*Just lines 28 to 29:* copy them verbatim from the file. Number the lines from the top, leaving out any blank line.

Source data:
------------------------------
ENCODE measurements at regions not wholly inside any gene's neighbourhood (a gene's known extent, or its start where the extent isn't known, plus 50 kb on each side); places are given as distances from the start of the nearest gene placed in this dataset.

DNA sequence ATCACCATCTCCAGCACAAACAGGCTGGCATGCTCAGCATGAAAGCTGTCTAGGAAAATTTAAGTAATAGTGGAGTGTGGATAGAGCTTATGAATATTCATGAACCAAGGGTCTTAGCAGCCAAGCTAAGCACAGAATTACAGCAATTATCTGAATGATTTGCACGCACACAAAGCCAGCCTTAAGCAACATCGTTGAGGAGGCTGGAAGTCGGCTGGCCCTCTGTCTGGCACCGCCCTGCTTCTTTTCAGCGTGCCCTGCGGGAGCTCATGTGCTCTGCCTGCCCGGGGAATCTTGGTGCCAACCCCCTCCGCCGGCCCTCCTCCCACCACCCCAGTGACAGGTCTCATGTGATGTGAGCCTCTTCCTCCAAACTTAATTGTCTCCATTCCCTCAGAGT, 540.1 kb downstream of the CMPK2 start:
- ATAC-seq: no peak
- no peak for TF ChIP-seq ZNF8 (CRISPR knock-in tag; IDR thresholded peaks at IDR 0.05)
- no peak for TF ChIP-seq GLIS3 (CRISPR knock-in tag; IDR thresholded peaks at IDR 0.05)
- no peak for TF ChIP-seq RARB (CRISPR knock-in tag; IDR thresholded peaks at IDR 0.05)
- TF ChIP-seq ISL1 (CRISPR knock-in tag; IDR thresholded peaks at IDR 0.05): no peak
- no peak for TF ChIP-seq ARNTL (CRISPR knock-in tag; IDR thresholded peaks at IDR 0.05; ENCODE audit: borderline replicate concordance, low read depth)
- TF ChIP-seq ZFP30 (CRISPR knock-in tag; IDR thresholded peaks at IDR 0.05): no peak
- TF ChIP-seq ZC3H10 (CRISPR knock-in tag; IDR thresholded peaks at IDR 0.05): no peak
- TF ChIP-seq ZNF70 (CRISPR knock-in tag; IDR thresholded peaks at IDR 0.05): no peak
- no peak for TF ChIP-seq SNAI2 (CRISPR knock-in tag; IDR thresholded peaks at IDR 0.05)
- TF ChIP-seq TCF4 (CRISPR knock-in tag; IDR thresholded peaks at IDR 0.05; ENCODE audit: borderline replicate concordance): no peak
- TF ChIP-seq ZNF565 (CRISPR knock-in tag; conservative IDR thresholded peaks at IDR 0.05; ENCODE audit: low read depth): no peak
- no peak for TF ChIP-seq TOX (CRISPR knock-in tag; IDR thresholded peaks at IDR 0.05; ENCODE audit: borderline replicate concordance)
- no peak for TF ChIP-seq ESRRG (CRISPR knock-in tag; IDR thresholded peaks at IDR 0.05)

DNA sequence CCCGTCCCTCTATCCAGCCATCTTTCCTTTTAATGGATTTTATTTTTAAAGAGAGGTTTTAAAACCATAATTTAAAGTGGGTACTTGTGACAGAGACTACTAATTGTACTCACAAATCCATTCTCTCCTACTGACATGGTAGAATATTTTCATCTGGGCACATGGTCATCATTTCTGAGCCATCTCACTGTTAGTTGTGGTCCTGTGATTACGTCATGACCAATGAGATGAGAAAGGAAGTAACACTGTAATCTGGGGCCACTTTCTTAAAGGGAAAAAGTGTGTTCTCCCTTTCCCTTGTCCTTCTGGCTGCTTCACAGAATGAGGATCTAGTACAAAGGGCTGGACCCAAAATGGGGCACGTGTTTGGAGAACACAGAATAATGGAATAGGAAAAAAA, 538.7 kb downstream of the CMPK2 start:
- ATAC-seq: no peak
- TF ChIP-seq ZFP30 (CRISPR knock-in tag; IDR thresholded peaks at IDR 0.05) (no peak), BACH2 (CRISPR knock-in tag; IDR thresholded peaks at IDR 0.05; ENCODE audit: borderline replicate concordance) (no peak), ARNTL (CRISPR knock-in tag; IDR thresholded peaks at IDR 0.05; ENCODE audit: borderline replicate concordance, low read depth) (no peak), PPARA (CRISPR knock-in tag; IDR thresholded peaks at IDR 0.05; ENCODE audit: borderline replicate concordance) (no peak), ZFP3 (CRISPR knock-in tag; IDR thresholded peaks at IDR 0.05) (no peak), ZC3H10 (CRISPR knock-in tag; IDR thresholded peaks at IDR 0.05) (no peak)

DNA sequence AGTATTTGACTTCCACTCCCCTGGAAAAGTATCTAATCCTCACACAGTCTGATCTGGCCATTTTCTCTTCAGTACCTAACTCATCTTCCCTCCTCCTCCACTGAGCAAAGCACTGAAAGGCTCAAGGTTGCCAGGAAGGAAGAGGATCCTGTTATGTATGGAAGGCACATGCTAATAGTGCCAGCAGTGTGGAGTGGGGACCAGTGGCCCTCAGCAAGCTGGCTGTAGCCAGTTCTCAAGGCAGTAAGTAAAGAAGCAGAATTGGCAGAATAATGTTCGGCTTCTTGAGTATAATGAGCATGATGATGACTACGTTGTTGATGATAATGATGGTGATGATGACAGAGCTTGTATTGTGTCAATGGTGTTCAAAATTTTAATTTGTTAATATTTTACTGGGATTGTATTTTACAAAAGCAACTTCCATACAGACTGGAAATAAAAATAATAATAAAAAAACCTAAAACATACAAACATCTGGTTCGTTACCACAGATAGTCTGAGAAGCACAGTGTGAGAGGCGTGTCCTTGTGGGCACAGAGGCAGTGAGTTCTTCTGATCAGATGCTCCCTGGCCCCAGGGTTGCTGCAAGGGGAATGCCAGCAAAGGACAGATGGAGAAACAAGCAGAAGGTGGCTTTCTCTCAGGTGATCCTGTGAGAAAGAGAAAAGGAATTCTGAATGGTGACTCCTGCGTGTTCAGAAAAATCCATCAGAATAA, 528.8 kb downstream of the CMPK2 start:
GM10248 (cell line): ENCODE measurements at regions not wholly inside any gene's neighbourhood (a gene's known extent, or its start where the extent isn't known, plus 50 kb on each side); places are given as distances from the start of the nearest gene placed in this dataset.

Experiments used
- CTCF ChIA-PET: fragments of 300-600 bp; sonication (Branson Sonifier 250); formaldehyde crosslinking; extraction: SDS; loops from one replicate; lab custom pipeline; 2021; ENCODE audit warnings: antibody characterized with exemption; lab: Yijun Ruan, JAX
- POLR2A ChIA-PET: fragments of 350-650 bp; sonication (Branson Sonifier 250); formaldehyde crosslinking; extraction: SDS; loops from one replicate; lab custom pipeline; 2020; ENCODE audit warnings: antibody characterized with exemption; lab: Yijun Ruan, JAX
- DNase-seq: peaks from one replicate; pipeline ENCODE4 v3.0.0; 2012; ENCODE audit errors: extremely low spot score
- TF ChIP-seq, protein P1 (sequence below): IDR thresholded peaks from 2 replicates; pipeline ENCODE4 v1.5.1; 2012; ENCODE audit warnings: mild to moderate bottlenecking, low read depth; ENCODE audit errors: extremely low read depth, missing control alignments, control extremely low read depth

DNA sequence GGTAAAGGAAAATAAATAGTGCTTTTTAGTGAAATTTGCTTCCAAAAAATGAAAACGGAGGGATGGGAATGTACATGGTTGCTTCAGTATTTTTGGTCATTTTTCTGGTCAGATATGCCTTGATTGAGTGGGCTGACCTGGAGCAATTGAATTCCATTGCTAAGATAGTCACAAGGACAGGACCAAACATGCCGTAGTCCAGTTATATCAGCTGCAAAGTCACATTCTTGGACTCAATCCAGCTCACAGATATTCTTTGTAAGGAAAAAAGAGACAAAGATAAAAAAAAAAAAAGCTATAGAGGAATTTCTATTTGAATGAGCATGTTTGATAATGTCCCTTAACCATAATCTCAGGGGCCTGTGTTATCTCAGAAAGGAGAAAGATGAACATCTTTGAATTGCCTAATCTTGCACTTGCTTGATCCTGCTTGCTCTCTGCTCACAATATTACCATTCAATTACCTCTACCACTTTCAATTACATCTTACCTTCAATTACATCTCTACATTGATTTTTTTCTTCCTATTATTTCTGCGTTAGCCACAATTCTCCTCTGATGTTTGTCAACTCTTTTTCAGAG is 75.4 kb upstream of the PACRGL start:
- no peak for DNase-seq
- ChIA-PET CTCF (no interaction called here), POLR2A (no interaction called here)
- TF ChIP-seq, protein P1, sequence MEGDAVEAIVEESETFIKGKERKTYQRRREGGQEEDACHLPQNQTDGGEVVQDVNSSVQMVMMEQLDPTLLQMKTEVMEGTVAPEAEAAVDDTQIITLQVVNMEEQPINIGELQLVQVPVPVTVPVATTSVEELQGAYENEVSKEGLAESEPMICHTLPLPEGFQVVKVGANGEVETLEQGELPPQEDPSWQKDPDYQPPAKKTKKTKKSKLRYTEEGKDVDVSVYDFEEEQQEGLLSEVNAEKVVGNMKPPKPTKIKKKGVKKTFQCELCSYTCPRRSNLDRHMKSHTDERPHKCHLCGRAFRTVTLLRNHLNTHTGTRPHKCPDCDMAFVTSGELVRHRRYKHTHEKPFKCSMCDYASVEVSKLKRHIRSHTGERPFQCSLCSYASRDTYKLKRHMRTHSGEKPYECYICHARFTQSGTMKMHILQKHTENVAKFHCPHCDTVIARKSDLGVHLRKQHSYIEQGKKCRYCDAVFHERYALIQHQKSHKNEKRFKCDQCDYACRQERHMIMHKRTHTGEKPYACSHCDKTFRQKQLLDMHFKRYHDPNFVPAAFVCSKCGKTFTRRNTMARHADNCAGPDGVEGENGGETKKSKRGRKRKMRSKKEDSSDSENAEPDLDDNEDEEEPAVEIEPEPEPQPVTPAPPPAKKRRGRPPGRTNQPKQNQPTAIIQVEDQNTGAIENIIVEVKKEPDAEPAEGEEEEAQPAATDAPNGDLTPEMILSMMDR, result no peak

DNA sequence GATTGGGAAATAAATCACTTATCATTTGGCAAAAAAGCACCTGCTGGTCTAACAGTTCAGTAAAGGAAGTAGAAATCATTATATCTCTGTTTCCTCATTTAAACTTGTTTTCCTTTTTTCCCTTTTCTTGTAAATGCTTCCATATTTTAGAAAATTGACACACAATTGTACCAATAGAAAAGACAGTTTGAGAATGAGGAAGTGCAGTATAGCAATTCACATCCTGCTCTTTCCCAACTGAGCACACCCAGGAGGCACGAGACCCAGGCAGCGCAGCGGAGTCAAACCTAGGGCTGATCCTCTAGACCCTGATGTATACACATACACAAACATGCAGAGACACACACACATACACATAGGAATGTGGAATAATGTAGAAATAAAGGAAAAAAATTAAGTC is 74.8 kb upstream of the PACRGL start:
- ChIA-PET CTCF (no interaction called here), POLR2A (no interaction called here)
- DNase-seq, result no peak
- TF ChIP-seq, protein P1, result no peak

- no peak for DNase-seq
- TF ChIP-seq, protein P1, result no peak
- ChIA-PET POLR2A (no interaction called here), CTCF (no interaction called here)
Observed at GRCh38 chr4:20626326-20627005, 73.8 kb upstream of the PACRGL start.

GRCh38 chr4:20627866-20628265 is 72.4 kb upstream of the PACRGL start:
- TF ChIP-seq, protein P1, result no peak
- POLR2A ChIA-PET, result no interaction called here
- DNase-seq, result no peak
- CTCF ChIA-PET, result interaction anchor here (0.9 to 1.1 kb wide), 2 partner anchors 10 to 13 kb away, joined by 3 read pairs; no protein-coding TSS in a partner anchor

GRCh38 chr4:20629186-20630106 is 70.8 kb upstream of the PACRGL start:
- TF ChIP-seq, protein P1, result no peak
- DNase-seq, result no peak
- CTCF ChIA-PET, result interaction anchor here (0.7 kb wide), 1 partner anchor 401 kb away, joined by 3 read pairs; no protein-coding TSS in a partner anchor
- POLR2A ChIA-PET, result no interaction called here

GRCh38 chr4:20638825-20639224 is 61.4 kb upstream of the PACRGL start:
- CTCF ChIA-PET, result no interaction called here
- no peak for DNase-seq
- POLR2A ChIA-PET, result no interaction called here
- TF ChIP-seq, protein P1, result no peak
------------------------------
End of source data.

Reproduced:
- no peak for DNase-seq
- ChIA-PET CTCF (no interaction called here), POLR2A (no interaction called here)